>> of business
      >> paranoia.
      >> -- I had forgotten that innocent flirting between
      >> men and women isn't
      >> very common in the US, and I realized I would get into
      >> trouble if I
      >> talked to women in English the way people did in Czech.
      >> Americans
      >> don't usually flirt unless it's a sign of real romantic
      >> interest.
      >> Czechs just flirt for the sake of it.
      >> -- I got into people's space too much and touched
      >> them too often.
      >> -- I had forgotten how to show strangers on the street
      >> that I was not
      >> a threat. If I needed directions, I would park the
      >> car, get out and
      >> approach people on the street. This is inappropriate
      >> in a large US
      >> urban area, where you're supposed to open the window
      >> and speak to the
      >> person from inside the car, or else go to a gas station
      >> and talk to
      >> the guy behind the bulletproof glass. (This varies
      >> in the US. In low-
      >> crime small towns, you can generally approach people
      >> on the sidewalk,
      >> and people in the high-crime ghetto aren't bothered
      >> by it, but in the
      >> low-crime suburbs it freaks some people out. Don't
      >> ask me why.)
      >> -- For about my first three months working in the
      >> US again, I carried
      >> my business stuff around in a plastic shopping bag,
      >> before I realized
      >> that Americans never use shopping bags for that and
      >> that I looked kind
      >> of weird.
      >> -- I had a lot of trouble shopping in American supermarkets,
      >> because
      >> there were too many brands of too many products, and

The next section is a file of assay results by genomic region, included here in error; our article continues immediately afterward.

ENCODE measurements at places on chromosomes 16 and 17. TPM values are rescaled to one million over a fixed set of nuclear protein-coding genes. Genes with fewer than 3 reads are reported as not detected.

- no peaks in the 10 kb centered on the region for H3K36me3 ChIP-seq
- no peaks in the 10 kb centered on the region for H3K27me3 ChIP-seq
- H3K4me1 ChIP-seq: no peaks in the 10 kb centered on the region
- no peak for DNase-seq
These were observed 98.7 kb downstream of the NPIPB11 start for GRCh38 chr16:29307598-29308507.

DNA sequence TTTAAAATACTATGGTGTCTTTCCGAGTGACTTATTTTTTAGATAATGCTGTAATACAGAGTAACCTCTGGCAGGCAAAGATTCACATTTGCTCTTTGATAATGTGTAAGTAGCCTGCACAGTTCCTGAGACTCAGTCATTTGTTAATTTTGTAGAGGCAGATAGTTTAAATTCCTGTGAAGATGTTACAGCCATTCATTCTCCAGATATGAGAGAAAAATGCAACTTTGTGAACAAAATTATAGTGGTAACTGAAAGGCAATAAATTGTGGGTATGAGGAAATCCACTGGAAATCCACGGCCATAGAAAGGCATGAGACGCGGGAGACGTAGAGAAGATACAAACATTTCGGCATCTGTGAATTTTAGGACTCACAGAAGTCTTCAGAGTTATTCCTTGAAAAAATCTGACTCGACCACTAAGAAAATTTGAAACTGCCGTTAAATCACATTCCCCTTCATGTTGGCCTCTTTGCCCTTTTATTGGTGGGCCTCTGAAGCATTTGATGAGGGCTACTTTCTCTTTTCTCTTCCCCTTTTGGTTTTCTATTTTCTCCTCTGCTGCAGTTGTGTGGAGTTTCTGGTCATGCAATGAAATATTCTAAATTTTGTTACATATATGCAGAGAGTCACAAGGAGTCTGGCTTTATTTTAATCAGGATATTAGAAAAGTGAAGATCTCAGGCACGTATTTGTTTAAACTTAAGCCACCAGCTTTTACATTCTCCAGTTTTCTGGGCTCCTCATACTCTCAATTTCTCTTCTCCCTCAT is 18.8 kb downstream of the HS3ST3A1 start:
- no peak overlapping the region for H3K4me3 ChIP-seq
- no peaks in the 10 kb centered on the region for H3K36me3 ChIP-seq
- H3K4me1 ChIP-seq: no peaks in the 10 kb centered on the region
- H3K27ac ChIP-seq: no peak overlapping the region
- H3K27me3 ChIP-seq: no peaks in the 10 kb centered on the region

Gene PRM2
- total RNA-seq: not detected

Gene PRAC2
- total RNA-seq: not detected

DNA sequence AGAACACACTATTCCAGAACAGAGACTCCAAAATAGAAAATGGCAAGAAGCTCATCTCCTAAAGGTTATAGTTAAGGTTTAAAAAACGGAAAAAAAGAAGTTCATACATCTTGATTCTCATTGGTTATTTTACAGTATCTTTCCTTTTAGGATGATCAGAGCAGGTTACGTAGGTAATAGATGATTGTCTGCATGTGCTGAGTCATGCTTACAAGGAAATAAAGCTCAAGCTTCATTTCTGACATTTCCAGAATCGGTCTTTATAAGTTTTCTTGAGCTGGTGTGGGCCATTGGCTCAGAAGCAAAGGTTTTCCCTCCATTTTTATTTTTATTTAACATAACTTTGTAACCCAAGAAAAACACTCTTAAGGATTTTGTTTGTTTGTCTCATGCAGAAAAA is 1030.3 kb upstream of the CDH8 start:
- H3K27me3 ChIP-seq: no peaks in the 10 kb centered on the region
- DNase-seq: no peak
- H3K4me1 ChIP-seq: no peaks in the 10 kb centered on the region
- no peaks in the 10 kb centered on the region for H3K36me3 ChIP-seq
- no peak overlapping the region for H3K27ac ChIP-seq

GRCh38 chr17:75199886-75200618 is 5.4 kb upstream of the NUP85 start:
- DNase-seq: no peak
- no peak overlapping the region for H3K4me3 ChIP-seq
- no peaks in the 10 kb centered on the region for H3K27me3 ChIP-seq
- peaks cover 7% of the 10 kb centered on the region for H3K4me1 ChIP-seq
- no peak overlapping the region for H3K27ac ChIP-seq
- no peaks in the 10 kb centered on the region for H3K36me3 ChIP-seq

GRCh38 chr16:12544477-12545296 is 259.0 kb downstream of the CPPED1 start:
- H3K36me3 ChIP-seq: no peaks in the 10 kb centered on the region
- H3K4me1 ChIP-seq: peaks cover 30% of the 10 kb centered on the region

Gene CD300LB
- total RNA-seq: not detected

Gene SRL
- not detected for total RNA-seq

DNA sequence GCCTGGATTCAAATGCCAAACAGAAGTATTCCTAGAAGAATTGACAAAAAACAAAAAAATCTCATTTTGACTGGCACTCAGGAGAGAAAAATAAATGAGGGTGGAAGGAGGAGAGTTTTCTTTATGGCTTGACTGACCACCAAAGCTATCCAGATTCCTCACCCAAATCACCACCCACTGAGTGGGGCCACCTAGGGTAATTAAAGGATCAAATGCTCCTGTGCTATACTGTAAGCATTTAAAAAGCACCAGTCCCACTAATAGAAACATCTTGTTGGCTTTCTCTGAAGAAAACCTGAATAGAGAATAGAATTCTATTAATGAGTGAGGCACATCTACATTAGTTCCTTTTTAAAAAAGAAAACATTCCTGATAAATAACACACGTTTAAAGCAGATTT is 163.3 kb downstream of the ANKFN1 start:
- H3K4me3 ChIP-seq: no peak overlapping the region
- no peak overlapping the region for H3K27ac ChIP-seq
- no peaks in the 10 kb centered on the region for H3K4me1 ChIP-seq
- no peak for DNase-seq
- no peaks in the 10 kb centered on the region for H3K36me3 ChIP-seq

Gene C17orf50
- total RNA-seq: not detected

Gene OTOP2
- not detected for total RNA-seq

>> the light was
      >> really bright. I would experience a sort of sensory
      >> overload and had
      >> trouble making choices. If it got too confusing, I
      >> sometimes didn't
      >> buy things I needed.
      >> -- I would fret over a $1.00 purchase, even if I needed
      >> the item and
      >> it was a good deal. My sense of proportion between
      >> price versus
      >> income was distorted by the lower prices and salaries
      >> in the CR, so I
      >> thought of all the things I could buy (but in reality
      >> couldn't) with
      >> the dollar I was spending on a package of pens. I
      >> thought in terms of
      >> a dollar (35 crowns at the time) buying me a haircut
      >> and a few
      >> groceries, when all I was getting in the US was a few
      >> Bic pens. When
      >> I paid $3.50 for a burger and fries at a fast food
      >> chain, I felt like
      >> I should be getting an elegant meal for the price.
      >> It was a gut
      >> feeling that didn't take into account the difference
      >> between my $2,000
      >> Czech salary and my $40,000 American one.
      >> -- I had forgotten that in America I couldn't chide
      >> a stranger's
      >> child on the street when he was doing something wrong.
      >> In the Czech
      >> Republic, a parent who sees you do this will probably
      >> thank you and
      >> assure you that he or she hadn't seen what the child
      >> was doing. In
      >> the US, they'll tell you you have no right to tell
      >> their child what to
      >> do -- even if the child is doing something really bad
      >> or endangering
      >> his own or other people's safety.
      >> -- I would get mad cravings for a piece of grilled
      >> kielbasa with hot
      >> mustard on a piece of grey cardboard, but I couldn't
      >> get it anywhere.
      >> There are a whole lot of habits of behavior and perception
      >> that I had
      >> to change when I came back home.
      >> If you want to hear a story of culture shock, ask a
      >> Czech who
      >> emigrated from the CSSR to the US about the first time
      >> he tried to buy
      >> a pizza here.
      >> One of my friends pointed out an interesting bit of
      >> cultural
      >> miscomprehension that he experienced after moving to
      >> Chicago as a
      >> young man, and I realized I had had the same problem
      >> in the Czech
      >> Republic but had been unaware of it. We grew up in
      >> a rather
      >> conservative suburb where most of the people are professionals
      >> of some
      >> kind. The girls we grew up with dressed very modestly
      >> -- typical
      >> social attire for young women would be a blouse underneath
      >> a pullover,
      >> and a pair of Levis or a skirt or kilt down to the
      >> knees. This is
      >> what desirable girls dressed like, in our minds. Where
      >> we grew up,
      >> wearing really short or tight skirts, or showing cleavage,
      >> was
      >> considered a sign of stupidity, low education or promiscuity,